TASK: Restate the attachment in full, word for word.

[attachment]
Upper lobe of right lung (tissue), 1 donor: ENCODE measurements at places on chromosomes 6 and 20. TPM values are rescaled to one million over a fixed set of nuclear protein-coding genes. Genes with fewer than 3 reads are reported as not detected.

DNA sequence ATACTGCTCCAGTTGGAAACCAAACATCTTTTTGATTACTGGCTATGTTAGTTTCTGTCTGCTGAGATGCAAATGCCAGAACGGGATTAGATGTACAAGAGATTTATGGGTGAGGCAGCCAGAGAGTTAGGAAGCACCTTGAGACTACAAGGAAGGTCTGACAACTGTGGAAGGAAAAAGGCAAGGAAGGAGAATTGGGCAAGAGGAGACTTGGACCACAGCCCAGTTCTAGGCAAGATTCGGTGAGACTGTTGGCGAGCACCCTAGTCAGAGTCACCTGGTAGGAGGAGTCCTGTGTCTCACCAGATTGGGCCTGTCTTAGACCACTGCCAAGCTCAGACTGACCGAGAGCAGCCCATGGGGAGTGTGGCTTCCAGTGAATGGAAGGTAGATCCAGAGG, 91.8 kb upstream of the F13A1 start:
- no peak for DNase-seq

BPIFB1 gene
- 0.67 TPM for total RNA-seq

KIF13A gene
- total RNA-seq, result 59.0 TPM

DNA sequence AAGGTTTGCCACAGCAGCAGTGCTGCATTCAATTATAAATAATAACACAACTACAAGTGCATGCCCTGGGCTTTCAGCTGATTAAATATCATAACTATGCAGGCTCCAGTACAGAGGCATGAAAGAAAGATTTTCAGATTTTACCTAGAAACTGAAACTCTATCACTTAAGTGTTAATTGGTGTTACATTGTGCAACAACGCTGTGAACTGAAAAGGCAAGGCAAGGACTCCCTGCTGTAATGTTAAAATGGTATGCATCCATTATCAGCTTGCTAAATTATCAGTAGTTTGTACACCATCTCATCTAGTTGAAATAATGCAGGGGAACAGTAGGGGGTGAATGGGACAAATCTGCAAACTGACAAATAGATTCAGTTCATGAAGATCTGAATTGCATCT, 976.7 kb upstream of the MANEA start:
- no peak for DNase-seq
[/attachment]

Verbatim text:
Upper lobe of right lung (tissue), 1 donor: ENCODE measurements at places on chromosomes 6 and 20. TPM values are rescaled to one million over a fixed set of nuclear protein-coding genes. Genes with fewer than 3 reads are reported as not detected.

DNA sequence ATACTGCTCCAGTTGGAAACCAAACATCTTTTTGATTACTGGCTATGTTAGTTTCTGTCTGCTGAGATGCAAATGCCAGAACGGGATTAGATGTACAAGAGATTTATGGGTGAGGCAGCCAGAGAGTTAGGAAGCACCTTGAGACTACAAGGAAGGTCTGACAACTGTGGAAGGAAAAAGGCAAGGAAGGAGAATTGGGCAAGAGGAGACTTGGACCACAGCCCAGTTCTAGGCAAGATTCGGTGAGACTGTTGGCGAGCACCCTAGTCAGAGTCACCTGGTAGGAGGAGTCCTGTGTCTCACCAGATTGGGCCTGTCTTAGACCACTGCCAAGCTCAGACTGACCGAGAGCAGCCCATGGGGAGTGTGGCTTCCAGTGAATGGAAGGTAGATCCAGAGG, 91.8 kb upstream of the F13A1 start:
- no peak for DNase-seq

BPIFB1 gene
- 0.67 TPM for total RNA-seq

KIF13A gene
- total RNA-seq, result 59.0 TPM

DNA sequence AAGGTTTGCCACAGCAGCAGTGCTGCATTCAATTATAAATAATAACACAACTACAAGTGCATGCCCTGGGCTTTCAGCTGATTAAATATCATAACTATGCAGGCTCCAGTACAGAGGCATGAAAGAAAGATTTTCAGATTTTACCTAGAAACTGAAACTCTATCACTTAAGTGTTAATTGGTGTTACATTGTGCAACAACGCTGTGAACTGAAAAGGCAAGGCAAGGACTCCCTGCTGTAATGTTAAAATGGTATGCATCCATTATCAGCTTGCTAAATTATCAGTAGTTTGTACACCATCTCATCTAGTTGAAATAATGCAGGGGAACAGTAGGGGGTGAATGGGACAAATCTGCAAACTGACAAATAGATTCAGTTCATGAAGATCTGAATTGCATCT, 976.7 kb upstream of the MANEA start:
- no peak for DNase-seq